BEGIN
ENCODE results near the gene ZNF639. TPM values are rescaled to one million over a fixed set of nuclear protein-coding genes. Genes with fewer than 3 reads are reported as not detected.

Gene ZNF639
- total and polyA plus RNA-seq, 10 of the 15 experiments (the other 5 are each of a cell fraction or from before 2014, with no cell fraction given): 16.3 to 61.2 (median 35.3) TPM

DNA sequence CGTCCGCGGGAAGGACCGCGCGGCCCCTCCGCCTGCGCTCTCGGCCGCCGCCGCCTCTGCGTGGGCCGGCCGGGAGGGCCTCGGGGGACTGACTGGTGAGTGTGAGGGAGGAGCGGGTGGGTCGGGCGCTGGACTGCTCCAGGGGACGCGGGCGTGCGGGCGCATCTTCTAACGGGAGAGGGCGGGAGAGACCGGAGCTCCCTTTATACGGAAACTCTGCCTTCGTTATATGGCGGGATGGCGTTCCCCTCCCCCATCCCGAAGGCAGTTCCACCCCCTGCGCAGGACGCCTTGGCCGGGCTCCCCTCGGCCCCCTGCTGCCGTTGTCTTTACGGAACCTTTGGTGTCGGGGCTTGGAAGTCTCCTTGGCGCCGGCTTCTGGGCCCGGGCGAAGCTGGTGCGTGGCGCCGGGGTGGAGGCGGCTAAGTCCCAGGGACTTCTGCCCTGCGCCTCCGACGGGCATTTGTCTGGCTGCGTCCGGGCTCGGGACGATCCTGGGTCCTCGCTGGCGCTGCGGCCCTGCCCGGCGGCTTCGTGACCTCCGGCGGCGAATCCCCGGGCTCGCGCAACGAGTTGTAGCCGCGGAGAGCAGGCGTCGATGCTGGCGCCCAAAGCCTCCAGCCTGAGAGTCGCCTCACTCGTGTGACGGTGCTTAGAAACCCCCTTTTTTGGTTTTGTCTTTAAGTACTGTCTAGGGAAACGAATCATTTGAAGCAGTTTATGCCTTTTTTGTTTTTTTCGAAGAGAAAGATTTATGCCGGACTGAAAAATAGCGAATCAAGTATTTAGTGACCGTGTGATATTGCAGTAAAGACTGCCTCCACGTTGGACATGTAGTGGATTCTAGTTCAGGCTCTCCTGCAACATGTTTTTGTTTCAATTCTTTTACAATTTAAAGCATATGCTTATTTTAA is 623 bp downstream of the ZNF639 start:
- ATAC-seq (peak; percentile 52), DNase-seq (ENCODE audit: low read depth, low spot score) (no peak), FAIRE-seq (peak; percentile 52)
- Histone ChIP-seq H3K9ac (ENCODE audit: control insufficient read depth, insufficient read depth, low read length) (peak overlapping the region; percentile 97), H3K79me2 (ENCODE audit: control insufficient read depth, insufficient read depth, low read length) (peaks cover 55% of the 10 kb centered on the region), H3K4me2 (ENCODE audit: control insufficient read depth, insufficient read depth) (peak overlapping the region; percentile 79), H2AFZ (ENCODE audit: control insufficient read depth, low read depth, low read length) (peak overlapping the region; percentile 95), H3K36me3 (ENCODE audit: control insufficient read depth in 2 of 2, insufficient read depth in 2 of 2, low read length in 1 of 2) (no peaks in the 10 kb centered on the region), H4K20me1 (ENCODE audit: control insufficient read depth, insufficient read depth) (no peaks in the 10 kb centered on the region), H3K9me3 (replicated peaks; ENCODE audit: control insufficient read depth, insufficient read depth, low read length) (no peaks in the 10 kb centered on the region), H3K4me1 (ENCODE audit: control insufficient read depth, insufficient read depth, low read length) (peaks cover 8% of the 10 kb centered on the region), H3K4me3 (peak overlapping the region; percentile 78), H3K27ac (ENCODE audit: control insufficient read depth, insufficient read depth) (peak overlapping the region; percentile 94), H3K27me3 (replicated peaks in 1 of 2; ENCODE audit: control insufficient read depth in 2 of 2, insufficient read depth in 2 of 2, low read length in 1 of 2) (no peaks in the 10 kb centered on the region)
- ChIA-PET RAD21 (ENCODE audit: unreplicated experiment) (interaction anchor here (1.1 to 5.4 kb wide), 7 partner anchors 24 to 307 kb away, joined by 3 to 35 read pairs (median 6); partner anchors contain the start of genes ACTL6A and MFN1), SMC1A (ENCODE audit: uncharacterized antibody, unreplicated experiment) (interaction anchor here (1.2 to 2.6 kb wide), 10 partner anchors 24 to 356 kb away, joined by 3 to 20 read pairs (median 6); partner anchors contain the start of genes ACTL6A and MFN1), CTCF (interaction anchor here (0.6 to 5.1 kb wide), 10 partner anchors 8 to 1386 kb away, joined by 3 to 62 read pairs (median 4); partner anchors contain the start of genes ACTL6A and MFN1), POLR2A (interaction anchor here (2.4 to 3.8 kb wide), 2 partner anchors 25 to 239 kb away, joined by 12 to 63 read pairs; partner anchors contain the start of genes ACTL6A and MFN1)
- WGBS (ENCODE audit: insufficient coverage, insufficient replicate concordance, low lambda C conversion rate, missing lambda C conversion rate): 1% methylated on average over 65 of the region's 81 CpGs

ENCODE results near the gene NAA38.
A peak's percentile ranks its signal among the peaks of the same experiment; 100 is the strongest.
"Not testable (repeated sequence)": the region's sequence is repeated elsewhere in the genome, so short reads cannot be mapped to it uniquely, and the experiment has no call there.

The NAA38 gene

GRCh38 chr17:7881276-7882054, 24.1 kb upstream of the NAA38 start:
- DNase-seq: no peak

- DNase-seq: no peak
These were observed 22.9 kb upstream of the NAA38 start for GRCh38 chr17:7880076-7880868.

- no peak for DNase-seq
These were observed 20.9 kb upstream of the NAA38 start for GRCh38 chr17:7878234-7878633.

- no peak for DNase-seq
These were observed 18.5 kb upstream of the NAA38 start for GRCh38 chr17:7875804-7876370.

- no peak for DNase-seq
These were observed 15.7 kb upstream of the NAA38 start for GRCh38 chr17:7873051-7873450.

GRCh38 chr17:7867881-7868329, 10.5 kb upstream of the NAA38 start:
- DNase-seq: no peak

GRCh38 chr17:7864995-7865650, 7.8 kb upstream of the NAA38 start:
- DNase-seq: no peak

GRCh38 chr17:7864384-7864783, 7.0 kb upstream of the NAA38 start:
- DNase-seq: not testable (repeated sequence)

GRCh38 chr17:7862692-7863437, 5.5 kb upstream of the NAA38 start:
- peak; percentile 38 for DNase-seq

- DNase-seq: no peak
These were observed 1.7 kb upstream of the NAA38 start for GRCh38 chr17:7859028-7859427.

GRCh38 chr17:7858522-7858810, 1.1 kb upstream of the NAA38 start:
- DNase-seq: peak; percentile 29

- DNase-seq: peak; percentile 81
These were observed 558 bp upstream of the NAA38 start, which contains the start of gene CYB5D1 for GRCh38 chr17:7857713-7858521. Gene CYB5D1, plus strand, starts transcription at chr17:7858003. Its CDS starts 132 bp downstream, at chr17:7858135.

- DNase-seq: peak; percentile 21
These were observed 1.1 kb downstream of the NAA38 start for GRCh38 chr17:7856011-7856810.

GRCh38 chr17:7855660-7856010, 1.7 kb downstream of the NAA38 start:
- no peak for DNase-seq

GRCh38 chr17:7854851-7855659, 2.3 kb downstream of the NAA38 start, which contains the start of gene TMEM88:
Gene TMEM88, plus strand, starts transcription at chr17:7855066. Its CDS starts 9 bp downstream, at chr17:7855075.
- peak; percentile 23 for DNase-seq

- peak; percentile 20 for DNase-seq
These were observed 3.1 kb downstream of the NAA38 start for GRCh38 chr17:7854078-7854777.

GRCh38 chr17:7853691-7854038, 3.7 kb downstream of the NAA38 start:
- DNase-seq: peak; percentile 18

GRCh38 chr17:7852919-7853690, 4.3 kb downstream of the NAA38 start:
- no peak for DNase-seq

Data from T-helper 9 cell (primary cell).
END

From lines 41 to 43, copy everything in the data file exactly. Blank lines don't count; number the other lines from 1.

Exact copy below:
GRCh38 chr17:7854851-7855659, 2.3 kb downstream of the NAA38 start, which contains the start of gene TMEM88:
Gene TMEM88, plus strand, starts transcription at chr17:7855066. Its CDS starts 9 bp downstream, at chr17:7855075.
- peak; percentile 23 for DNase-seq